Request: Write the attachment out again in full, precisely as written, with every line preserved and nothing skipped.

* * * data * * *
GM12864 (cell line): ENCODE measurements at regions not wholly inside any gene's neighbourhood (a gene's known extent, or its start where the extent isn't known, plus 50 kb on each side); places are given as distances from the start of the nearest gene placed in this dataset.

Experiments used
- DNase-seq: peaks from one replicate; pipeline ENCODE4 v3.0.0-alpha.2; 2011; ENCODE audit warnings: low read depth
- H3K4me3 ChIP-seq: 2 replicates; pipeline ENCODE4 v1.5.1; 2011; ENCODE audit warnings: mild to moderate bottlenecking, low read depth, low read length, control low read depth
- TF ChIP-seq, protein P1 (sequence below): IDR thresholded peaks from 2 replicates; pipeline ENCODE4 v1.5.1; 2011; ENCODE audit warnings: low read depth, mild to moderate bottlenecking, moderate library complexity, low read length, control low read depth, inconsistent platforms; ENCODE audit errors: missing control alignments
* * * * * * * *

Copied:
GM12864 (cell line): ENCODE measurements at regions not wholly inside any gene's neighbourhood (a gene's known extent, or its start where the extent isn't known, plus 50 kb on each side); places are given as distances from the start of the nearest gene placed in this dataset.

Experiments used
- DNase-seq: peaks from one replicate; pipeline ENCODE4 v3.0.0-alpha.2; 2011; ENCODE audit warnings: low read depth
- H3K4me3 ChIP-seq: 2 replicates; pipeline ENCODE4 v1.5.1; 2011; ENCODE audit warnings: mild to moderate bottlenecking, low read depth, low read length, control low read depth
- TF ChIP-seq, protein P1 (sequence below): IDR thresholded peaks from 2 replicates; pipeline ENCODE4 v1.5.1; 2011; ENCODE audit warnings: low read depth, mild to moderate bottlenecking, moderate library complexity, low read length, control low read depth, inconsistent platforms; ENCODE audit errors: missing control alignments